The U.K. and the Cayman Islands have reached an agreement that will allow the continued cooperation in the fight against money laundering and other crime under an agreement struck more than two years ago.
The Minister of State for the Overseas Territories Tariq Ahmad and Premier Alden McLaughlin released a statement Monday confirming that British and Cayman officials had reached an agreement about the sharing of beneficial ownership information that will provide for “close and effective” cooperation.
The agreement does not affect the threat that the British government may impose public beneficial ownership registers in the overseas territories through an order in council, if they have not been implemented by 2020.
Last month, Donald Toon, a director of the National Crime Agency in the U.K., criticized a lack of cooperation from the Cayman Islands in an interview with the BBC. He said the British law enforcement agency had faced difficulties in its investigations when it attempted to obtain information on who the true owners of certain Cayman-registered companies were.
The Foreign and Commonwealth Office blamed the problems on Cayman’s withdrawal from the so-called exchange of notes, which provides for the delivery of beneficial ownership information in response to British law enforcement requests within 24 hours and in urgent cases within one hour.
The FCO claimed that the Cayman Islands government had pulled out of the agreement struck with the U.K. government, in reaction to the U.K. parliament’s threat to impose publicly accessible beneficial ownership registries in the overseas territories with the recently passed U.K. Sanctions and Anti-Money Laundering Act.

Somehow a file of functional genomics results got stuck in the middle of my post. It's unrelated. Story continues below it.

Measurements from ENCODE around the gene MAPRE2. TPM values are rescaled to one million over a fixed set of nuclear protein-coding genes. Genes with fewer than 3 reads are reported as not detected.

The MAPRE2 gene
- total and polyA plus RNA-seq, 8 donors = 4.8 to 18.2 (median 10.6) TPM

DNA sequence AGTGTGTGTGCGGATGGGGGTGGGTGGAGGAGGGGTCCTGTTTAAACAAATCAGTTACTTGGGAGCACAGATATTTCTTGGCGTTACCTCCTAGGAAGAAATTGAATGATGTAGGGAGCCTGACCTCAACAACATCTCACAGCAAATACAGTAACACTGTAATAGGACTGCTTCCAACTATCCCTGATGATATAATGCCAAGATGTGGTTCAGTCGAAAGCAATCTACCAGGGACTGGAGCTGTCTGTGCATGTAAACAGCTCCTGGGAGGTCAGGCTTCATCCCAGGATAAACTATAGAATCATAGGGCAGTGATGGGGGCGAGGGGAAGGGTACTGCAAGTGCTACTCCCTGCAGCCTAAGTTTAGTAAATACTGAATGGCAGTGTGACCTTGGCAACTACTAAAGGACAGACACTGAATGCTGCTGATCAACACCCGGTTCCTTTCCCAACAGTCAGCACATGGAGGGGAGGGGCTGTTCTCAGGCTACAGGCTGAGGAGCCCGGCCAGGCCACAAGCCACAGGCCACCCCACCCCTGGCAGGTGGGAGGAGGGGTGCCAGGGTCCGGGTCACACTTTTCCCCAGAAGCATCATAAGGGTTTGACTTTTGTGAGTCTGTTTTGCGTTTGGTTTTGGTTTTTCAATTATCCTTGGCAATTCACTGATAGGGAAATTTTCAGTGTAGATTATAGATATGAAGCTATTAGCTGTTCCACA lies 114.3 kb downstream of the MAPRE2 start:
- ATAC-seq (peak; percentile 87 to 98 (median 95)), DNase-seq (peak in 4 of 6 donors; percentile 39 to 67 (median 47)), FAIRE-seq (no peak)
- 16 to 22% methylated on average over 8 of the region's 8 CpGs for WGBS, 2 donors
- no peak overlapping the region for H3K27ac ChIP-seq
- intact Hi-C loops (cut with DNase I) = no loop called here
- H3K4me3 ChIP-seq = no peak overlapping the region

The Cayman Islands government refuted the criticism, stating there had been only one case, in May 2018, in which a legal issue affected Cayman’s response time to a National Crime Agency request. Premier McLaughlin said last month that fundamental data security and privacy rights issues were at the core of that dispute.
The new agreement allows the continuation of the cooperation under the exchange of notes.
It followed discussions on the technical process used by the General Registry and Royal Cayman Islands Police Service for providing information to U.K. law enforcement in a timely manner. The U.K., in turn, provided assurances that address the Cayman Islands’ concerns over privacy issues and the secure transmission of data, the joint statement said.
The new mechanism will effectively end the dispute over Cayman’s cooperation with U.K. law enforcement.
“The National Crime Agency and RCIPS confirmed that they are satisfied with the operational adjustments and that the agreement immediately allows them to resume collaboration under the Exchange of Notes, which is in addition to the other mechanisms for information exchange that have been in existence for years,” the statement said.
Cayman’s current beneficial ownership register was established in response to the exchange of notes, which did not require that the information is made available to the public at large.